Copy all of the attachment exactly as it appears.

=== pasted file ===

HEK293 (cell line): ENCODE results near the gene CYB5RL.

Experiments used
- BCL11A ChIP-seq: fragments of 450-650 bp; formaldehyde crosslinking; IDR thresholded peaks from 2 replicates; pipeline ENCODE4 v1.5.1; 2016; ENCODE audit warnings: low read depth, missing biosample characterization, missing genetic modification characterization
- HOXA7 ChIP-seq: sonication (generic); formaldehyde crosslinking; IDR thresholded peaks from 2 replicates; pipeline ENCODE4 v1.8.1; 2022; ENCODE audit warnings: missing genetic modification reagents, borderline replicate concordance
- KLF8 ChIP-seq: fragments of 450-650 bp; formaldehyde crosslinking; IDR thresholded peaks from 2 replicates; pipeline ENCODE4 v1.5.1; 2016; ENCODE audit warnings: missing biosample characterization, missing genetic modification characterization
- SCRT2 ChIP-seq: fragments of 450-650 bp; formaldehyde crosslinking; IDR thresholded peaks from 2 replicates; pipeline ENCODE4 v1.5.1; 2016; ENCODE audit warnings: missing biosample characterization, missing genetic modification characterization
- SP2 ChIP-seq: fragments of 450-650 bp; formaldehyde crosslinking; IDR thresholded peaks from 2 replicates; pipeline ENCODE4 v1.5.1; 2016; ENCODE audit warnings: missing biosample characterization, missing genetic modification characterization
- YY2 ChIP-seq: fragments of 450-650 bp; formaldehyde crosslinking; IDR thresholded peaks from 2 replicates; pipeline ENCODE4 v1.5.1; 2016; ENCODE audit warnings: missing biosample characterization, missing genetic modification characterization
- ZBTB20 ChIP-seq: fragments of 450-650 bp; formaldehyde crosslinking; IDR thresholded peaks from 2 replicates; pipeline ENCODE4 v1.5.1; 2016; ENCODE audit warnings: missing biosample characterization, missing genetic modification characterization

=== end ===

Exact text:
HEK293 (cell line): ENCODE results near the gene CYB5RL.

Experiments used
- BCL11A ChIP-seq: fragments of 450-650 bp; formaldehyde crosslinking; IDR thresholded peaks from 2 replicates; pipeline ENCODE4 v1.5.1; 2016; ENCODE audit warnings: low read depth, missing biosample characterization, missing genetic modification characterization
- HOXA7 ChIP-seq: sonication (generic); formaldehyde crosslinking; IDR thresholded peaks from 2 replicates; pipeline ENCODE4 v1.8.1; 2022; ENCODE audit warnings: missing genetic modification reagents, borderline replicate concordance
- KLF8 ChIP-seq: fragments of 450-650 bp; formaldehyde crosslinking; IDR thresholded peaks from 2 replicates; pipeline ENCODE4 v1.5.1; 2016; ENCODE audit warnings: missing biosample characterization, missing genetic modification characterization
- SCRT2 ChIP-seq: fragments of 450-650 bp; formaldehyde crosslinking; IDR thresholded peaks from 2 replicates; pipeline ENCODE4 v1.5.1; 2016; ENCODE audit warnings: missing biosample characterization, missing genetic modification characterization
- SP2 ChIP-seq: fragments of 450-650 bp; formaldehyde crosslinking; IDR thresholded peaks from 2 replicates; pipeline ENCODE4 v1.5.1; 2016; ENCODE audit warnings: missing biosample characterization, missing genetic modification characterization
- YY2 ChIP-seq: fragments of 450-650 bp; formaldehyde crosslinking; IDR thresholded peaks from 2 replicates; pipeline ENCODE4 v1.5.1; 2016; ENCODE audit warnings: missing biosample characterization, missing genetic modification characterization
- ZBTB20 ChIP-seq: fragments of 450-650 bp; formaldehyde crosslinking; IDR thresholded peaks from 2 replicates; pipeline ENCODE4 v1.5.1; 2016; ENCODE audit warnings: missing biosample characterization, missing genetic modification characterization